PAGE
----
The Release

Release The word “release” sometimes causes confusion among high-handicappers. They know they have to release the club, but they’re not sure how or when to do it. Here’s the skinny: A proper release happens naturally when the golfer allows the clubface to square through impact as a result of the proper path and clubhead speed. It’s not a position that you can just put yourself into at impact—you have to arrive at it via the proper sequence.

I’m sure you’ve all experienced the ecstasy of hitting a good shot that sailed through the air and felt completely effortless. In those instances, you executed a proper release, allowing the momentum of the club to work its magic instead of trying to manipulate it.

Release Opposites
Ideally, you want to square the clubface through impact by rotating your right forearm (if you’re right-handed) over the left one.

The result is a flat left wrist and a square clubface at the moment of contact. After impact, your arms should extend fully as your lower body rotates to the left while the club remains on the target line. Because your arms pass your body through the impact zone, your head should remain behind the ball. If you wear a glove, your glove hand should be underneath your right hand. Once again, this isn’t a position that you just put yourself into; you have to let it happen automatically.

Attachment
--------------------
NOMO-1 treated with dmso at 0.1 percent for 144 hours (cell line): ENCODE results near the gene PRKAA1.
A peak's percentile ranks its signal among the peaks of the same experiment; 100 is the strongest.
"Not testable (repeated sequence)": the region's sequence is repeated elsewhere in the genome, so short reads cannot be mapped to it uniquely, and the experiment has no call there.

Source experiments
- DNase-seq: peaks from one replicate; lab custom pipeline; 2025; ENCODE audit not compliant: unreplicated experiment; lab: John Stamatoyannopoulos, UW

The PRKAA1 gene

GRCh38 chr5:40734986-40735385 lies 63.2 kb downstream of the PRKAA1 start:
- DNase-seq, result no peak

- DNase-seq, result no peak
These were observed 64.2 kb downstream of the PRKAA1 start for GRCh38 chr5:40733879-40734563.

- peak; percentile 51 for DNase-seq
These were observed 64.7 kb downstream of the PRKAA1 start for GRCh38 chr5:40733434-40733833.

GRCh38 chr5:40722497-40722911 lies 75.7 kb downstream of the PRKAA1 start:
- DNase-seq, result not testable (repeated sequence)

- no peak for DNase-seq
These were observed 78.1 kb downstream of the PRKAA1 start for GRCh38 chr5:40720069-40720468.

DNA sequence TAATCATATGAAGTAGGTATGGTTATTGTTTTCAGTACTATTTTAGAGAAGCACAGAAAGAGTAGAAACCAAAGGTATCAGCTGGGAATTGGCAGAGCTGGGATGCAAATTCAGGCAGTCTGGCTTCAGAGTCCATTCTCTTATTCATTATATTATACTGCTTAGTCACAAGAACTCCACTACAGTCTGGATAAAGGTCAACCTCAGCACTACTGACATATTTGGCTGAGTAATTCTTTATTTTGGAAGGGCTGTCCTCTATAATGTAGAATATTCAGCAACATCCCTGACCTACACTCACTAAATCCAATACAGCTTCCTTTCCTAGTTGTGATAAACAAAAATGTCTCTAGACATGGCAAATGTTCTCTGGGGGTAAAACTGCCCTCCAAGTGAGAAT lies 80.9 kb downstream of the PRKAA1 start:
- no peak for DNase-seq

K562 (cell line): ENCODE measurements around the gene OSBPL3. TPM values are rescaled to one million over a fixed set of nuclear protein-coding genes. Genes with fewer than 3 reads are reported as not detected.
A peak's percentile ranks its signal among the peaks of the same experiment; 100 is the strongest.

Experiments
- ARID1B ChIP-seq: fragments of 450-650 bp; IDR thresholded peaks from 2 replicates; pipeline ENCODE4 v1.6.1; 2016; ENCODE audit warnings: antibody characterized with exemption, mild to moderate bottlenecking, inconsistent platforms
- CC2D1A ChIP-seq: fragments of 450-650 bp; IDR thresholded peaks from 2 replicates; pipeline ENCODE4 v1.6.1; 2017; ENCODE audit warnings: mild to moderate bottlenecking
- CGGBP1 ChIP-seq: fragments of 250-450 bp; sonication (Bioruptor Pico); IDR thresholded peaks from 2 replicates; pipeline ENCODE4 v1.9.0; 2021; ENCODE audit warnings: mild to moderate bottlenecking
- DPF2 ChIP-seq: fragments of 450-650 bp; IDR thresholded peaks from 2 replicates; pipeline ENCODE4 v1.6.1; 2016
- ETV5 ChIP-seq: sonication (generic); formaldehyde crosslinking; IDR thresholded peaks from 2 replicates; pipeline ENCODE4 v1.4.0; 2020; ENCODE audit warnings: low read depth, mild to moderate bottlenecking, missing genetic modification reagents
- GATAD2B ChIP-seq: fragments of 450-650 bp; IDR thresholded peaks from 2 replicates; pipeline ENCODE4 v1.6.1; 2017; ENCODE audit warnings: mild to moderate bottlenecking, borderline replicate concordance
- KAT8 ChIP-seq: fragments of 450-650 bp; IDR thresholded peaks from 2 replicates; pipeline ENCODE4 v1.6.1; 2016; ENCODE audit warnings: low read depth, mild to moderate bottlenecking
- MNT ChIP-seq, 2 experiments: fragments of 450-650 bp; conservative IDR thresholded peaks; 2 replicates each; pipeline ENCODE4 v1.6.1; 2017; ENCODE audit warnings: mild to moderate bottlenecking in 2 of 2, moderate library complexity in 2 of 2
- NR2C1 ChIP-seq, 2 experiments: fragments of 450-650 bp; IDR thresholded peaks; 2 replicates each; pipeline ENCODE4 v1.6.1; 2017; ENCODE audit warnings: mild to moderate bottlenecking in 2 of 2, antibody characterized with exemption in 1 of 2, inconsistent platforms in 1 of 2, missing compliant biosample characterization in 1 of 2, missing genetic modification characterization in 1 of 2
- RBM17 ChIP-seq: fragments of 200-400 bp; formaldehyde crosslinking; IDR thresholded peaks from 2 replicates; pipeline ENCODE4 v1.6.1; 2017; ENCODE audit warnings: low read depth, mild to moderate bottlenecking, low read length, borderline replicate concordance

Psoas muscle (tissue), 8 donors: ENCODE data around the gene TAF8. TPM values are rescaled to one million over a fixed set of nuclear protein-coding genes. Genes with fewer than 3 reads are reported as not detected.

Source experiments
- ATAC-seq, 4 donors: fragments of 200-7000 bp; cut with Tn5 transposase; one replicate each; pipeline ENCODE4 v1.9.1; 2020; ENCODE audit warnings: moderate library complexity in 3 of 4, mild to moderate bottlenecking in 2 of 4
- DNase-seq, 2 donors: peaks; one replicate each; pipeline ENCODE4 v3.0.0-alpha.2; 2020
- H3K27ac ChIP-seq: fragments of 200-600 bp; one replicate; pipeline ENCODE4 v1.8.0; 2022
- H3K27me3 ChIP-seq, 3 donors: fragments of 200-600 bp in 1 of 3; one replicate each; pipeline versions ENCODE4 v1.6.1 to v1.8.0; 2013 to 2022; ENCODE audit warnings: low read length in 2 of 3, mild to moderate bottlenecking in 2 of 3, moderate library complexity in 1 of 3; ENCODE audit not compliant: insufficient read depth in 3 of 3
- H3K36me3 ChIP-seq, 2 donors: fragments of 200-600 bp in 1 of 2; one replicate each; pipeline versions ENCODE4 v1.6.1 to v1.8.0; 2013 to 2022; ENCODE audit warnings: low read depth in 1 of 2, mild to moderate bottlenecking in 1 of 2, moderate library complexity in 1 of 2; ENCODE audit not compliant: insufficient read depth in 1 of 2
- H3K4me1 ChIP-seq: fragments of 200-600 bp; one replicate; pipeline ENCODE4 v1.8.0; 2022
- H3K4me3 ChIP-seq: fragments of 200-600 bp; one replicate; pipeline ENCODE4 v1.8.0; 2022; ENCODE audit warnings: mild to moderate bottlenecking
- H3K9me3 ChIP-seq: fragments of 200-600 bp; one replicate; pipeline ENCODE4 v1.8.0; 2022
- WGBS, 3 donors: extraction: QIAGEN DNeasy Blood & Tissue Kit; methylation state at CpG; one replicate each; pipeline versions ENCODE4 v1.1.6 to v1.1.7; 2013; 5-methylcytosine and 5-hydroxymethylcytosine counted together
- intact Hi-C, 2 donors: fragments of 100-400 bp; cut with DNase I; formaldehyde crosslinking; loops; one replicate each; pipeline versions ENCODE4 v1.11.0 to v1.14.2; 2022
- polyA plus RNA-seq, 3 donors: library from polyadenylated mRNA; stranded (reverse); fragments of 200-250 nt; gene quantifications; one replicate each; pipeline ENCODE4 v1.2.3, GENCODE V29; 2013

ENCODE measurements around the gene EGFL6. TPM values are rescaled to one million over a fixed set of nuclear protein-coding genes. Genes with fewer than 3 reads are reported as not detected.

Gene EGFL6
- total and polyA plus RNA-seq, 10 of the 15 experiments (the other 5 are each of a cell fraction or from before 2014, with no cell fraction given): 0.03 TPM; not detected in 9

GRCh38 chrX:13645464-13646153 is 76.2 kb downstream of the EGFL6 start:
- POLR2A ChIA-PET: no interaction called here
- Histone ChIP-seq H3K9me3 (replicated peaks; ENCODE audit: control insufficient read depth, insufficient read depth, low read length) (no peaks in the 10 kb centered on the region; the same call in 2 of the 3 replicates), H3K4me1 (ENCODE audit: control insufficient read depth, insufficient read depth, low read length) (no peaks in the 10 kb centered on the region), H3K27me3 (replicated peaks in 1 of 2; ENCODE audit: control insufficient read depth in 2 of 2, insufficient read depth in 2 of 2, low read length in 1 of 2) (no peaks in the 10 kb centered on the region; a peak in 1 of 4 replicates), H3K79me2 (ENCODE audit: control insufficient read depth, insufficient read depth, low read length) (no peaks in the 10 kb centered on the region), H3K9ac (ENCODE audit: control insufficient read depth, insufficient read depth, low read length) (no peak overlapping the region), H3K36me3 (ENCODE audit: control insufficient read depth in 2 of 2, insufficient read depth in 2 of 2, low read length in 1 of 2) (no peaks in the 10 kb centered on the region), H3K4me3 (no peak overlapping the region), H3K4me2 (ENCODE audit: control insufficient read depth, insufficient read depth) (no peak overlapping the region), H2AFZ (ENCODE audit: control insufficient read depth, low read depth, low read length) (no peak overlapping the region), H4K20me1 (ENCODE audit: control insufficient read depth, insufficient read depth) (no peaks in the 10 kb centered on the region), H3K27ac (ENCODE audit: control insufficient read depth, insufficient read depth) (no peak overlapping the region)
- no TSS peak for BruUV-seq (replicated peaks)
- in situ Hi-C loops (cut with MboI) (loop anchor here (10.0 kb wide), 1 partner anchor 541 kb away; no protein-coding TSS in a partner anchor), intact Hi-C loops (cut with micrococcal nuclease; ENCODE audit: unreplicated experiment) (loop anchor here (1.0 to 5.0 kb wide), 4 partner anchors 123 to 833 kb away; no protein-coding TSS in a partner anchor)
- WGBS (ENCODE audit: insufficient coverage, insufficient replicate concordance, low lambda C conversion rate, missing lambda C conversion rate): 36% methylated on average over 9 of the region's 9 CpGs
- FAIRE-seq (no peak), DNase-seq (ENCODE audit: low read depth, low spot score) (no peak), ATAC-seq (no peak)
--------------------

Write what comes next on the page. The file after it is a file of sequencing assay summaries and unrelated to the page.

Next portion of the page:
High-handicappers, on the other hand, try to hold the clubface square through impact, not allowing the release, so they end up with the glove hand on top of the right hand. This combination causes a slew of mis-hits, including high, weak shots to the right. Some high-handicappers, in an attempt to square the clubface at impact, end up flipping the right hand underneath the left one. The result is a breakdown in the left wrist, which keeps the clubface open. The swing looks forced and jerky instead of smooth and flowing.

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